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The Rewards and Pitfalls of Orphan Drug Development: PhaseBio, Medidata’s 1,000th Customer, Rises to the Challenge

Jul 10, 2018 - 2 min read
The Rewards and Pitfalls of Orphan Drug Development: PhaseBio, Medidata’s 1,000th Customer, Rises to the Challenge


PhaseBio—a clinical-stage biopharma company developing improved biotherapeutics for orphan diseases, with an initial focus on cardiopulmonary disorders—has the distinction of being the 1,000th customer of Medidata Solutions. It was a beautifully sunny and breezy spring day when I drove west from New York City to the cozy suburban town of Malvern, PA to visit their headquarters and get more of an insight into their world.

“We really think we can deliver novel therapeutics to a population that has a really high need for novel therapeutics because their disease is relatively rare,” PhaseBio Chief Medical Officer John Lee, MD, PhD told me.

“Recruitment is always a challenge; to recruit right now about 60 patients or so in a study, we are thinking in terms of 30 to 40 sites, so only about one or two patients per site. That’s what you need to do sometimes in orphan diseases.” He was getting to the heart of the matter, the dilemma at the core of this niche therapeutic area: while developing orphan drugs is noble and ultimately worthwhile, it can also be costly, inefficient and daunting if not managed properly.

An orphan disease affects fewer than 200,000 people, according to U.S. criteria, and the Orphan Drug Act (ODA) grants special review status to a drug or biological product indicated for orphan diseases.

Currently in PhaseBio’s cardiopulmonary development pipeline are three treatments in pre-clinical, Phase I, and Phase II—indicated for cystic fibrosis, DMD-related cardiomyopathy, and pulmonary arterial hypertension, respectively. “A lot of times, the [clinical] protocol will change even at very late stages of development of that study,” Dr. Lee explained. “We as a small company in orphan diseases need a very streamlined, extremely efficient, and rapid development program. The ability to merge data or combine datasets or create datasets from the total amount of data from multiple studies is key for us.”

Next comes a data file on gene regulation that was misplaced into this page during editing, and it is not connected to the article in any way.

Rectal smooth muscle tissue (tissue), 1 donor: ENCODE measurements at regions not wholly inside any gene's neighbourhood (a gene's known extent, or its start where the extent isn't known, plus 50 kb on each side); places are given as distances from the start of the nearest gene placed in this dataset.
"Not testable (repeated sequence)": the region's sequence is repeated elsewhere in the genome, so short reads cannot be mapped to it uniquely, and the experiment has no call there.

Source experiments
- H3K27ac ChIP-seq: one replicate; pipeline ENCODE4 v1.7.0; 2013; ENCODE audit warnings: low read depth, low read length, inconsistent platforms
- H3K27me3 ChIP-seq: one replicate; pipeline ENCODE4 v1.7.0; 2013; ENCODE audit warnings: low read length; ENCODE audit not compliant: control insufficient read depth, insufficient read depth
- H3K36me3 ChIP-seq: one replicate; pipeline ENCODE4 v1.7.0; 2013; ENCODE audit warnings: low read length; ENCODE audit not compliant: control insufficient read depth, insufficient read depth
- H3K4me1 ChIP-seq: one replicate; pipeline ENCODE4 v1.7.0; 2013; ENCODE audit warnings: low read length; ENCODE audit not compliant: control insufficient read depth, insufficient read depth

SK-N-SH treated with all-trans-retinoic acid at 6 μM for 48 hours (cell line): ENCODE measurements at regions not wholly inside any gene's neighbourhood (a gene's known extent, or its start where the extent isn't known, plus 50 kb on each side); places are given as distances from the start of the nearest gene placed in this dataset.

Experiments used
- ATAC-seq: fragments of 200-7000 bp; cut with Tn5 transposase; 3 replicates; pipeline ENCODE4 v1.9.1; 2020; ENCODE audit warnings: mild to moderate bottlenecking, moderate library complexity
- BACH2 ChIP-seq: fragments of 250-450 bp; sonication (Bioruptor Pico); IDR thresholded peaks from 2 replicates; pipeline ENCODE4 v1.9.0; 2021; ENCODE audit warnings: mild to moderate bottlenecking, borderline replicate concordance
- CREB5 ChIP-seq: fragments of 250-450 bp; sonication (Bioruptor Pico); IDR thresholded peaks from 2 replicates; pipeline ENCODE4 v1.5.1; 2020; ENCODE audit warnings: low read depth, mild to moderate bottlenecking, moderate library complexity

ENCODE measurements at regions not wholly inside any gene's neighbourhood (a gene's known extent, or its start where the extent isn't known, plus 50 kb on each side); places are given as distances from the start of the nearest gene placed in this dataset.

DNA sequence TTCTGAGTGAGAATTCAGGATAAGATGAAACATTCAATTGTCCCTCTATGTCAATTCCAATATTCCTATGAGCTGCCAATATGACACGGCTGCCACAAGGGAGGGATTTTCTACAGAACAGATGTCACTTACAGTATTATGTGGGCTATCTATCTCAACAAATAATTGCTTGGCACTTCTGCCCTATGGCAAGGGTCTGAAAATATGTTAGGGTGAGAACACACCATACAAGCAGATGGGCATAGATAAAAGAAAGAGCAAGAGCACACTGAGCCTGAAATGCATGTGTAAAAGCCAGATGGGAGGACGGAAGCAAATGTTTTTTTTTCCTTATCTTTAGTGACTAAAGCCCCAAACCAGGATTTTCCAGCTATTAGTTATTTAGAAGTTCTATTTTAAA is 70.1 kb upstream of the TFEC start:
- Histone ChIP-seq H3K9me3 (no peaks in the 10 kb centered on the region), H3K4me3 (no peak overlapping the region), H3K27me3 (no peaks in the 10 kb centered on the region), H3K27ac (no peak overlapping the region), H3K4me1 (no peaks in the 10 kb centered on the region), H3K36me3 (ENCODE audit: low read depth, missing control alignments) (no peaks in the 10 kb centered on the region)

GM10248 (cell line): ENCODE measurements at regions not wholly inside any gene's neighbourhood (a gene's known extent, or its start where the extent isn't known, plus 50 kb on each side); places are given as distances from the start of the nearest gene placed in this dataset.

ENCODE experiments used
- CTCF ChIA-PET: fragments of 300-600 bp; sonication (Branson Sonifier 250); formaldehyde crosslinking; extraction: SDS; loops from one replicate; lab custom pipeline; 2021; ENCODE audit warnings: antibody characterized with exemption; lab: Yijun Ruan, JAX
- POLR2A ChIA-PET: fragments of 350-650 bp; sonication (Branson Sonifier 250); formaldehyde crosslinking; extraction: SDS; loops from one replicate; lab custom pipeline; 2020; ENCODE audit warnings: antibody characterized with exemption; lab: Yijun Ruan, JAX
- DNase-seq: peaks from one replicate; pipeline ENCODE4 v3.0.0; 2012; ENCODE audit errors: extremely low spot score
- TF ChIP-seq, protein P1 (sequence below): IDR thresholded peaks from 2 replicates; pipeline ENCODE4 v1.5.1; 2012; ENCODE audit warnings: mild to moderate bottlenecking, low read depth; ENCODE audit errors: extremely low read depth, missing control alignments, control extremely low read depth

One of the latest innovations from PhaseBio is their proprietary biopolymer technology, which uses recombinant ELP biopolymers to control the half-life, bioavailability and physical characteristics of molecules for ease of administration and flexible dosing regimens. This enables the production of highly potent biopharmaceuticals with improved pharmacokinetics, slow absorption through a reversible phase transition and a prolonged circulatory half-life, and the use of a simple formulation (providing opportunities for co-formulation). It can even be manufactured efficiently.

Tenacity, adaptability, and resiliency have come to define the culture behind orphan development, and PhaseBio itself. “[We need partners in this space] to adjust quickly as we adjust quickly,” Dr. Lee said. Ironically, although designated “orphan,” PhaseBio seems on the fast track to becoming a conspicuous giant in its industry, yet everything about the company -- from its headquarters to its executives to its development pipeline—remains unassuming, humble and committed to this underserved and often forgotten patient population.

Dr. Lee ended our chat by telling me, “We’re really happy to be your 1,000th customer, and we’re really happy to have you as a partner, and we’re happy to celebrate together.” 

For Medidata, the feeling is absolutely mutual.

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